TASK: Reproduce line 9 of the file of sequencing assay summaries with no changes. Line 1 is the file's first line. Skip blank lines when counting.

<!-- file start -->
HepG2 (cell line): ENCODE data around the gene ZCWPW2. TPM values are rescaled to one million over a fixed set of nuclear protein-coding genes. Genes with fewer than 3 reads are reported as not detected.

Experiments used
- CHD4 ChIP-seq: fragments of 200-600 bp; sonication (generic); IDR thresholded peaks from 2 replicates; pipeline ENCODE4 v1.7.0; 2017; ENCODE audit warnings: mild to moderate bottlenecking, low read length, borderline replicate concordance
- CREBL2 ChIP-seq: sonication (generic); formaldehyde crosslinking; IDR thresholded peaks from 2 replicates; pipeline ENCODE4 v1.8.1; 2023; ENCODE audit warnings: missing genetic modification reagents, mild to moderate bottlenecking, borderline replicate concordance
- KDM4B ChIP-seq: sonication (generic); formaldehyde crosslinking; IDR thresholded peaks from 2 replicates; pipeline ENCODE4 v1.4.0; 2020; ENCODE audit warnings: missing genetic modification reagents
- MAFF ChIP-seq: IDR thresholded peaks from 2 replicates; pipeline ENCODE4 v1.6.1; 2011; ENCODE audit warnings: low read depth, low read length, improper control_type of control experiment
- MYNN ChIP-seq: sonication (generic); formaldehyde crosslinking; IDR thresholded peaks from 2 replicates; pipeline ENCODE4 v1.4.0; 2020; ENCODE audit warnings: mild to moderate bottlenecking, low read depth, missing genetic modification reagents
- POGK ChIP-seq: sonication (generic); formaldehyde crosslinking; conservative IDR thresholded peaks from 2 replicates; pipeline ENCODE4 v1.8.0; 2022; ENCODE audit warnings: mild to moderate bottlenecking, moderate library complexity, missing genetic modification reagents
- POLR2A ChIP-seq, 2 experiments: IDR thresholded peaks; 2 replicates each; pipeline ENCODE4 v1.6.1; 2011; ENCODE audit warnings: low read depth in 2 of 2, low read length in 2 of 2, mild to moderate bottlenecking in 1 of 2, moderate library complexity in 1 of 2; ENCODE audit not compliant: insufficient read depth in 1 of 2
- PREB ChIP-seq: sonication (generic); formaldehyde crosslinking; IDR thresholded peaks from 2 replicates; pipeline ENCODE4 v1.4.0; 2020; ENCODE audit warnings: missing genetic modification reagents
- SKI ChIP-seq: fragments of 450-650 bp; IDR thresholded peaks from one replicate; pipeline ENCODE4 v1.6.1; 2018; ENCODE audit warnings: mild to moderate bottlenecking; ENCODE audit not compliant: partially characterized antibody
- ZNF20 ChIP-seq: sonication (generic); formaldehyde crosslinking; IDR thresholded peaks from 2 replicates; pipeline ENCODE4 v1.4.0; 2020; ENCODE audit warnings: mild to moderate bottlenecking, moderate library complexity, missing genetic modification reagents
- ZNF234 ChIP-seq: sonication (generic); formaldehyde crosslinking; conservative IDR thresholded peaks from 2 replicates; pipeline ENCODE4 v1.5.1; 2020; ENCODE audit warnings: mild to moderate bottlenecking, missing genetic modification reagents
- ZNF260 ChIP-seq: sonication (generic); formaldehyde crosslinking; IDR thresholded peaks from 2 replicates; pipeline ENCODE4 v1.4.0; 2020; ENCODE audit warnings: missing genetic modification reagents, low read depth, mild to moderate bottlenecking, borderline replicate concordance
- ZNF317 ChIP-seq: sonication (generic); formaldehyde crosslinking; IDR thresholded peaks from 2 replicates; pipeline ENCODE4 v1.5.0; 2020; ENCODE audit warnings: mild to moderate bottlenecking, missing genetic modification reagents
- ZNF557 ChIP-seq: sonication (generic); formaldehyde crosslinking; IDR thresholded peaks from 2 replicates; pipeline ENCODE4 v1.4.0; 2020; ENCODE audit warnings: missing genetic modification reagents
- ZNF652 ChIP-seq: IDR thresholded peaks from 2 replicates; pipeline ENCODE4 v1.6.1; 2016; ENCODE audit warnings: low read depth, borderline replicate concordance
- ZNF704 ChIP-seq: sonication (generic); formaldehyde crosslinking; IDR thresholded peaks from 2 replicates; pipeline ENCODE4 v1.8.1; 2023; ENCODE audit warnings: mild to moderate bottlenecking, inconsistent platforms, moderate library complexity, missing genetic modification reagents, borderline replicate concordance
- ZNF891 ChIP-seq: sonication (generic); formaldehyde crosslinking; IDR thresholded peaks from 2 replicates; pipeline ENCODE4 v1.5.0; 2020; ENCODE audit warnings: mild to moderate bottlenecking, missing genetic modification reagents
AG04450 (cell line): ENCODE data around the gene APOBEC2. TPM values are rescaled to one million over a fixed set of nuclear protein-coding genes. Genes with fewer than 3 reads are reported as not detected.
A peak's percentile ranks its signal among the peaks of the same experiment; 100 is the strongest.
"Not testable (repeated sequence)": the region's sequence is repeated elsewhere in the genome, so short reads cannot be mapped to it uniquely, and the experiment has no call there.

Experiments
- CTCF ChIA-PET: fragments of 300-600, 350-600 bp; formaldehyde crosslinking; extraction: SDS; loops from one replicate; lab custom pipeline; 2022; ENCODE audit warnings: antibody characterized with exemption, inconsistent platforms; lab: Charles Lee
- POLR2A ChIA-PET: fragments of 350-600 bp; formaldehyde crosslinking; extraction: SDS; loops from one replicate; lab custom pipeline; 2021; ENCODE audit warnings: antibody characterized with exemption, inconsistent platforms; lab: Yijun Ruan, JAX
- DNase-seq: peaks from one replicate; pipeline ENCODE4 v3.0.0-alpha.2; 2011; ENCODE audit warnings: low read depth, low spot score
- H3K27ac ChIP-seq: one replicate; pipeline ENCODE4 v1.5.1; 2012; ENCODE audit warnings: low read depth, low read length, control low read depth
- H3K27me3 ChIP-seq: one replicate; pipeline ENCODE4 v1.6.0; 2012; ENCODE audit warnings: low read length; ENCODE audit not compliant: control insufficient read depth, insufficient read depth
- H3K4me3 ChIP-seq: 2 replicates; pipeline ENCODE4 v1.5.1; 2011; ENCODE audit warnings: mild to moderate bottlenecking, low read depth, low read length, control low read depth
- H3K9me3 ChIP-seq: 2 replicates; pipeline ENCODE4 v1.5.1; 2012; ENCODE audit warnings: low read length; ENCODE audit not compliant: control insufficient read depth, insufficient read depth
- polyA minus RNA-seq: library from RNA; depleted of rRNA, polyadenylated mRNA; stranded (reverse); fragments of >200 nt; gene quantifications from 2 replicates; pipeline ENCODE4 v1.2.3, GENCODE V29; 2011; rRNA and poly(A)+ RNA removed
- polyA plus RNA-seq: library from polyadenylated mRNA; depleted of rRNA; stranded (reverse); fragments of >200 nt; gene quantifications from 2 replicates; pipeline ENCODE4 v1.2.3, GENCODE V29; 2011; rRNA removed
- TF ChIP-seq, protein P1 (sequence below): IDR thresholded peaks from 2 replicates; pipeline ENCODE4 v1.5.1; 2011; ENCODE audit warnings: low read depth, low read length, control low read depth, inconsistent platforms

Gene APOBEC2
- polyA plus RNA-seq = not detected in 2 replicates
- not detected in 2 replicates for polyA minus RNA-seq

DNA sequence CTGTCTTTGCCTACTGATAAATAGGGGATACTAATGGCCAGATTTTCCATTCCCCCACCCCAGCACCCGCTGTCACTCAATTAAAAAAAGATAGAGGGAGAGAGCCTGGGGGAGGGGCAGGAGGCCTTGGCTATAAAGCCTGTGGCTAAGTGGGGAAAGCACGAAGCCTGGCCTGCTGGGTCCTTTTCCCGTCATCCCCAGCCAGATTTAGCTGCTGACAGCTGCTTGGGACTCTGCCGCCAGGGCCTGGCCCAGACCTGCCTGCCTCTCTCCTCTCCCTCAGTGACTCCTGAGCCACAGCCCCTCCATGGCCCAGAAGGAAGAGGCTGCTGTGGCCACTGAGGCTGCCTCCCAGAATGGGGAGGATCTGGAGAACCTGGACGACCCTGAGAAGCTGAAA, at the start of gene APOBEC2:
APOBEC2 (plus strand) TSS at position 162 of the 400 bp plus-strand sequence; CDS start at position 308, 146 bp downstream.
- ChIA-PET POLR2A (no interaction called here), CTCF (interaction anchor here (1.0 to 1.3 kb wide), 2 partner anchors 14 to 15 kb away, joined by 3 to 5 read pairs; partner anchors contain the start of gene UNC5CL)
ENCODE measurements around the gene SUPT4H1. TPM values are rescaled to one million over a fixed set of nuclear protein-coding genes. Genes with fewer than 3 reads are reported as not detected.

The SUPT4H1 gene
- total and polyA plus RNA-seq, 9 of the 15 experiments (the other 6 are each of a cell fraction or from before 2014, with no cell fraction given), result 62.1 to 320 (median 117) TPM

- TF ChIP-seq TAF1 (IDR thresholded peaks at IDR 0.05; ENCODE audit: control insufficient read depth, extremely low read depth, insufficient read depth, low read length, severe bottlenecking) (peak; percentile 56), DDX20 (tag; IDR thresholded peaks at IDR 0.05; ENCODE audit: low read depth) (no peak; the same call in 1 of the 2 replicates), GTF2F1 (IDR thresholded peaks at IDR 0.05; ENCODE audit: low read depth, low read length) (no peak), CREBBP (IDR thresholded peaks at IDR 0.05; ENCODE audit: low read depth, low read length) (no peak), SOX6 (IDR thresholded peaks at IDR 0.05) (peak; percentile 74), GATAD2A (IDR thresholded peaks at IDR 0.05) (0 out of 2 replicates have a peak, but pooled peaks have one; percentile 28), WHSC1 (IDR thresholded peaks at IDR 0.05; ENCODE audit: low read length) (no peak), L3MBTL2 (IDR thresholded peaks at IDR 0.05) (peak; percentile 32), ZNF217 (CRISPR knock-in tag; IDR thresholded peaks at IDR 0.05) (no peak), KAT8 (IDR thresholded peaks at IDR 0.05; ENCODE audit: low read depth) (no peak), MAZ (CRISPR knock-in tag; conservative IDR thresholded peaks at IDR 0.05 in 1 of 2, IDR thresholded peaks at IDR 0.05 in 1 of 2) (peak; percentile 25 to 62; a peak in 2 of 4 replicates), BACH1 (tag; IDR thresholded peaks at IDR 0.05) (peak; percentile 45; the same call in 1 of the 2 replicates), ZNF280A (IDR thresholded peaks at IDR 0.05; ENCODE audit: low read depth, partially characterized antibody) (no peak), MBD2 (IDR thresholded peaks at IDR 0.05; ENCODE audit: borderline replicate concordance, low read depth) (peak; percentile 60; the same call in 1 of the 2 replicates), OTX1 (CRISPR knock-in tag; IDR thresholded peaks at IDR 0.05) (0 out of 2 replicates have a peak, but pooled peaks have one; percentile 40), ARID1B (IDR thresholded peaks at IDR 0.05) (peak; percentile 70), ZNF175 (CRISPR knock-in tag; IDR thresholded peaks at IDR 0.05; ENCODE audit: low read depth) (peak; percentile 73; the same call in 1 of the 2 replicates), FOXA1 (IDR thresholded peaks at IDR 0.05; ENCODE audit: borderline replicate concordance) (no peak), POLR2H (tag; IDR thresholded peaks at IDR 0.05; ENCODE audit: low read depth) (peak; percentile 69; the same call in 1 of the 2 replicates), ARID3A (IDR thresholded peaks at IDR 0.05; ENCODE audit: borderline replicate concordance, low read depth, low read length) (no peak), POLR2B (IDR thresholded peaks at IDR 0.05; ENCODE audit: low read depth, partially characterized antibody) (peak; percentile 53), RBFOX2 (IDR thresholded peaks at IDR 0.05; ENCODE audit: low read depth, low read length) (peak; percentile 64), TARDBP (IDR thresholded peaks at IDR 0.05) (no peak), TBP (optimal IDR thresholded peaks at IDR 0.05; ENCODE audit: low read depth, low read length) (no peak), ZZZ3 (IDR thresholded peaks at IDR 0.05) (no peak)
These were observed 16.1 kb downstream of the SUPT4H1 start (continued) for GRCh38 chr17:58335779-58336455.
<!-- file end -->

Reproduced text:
- POLR2A ChIP-seq, 2 experiments: IDR thresholded peaks; 2 replicates each; pipeline ENCODE4 v1.6.1; 2011; ENCODE audit warnings: low read depth in 2 of 2, low read length in 2 of 2, mild to moderate bottlenecking in 1 of 2, moderate library complexity in 1 of 2; ENCODE audit not compliant: insufficient read depth in 1 of 2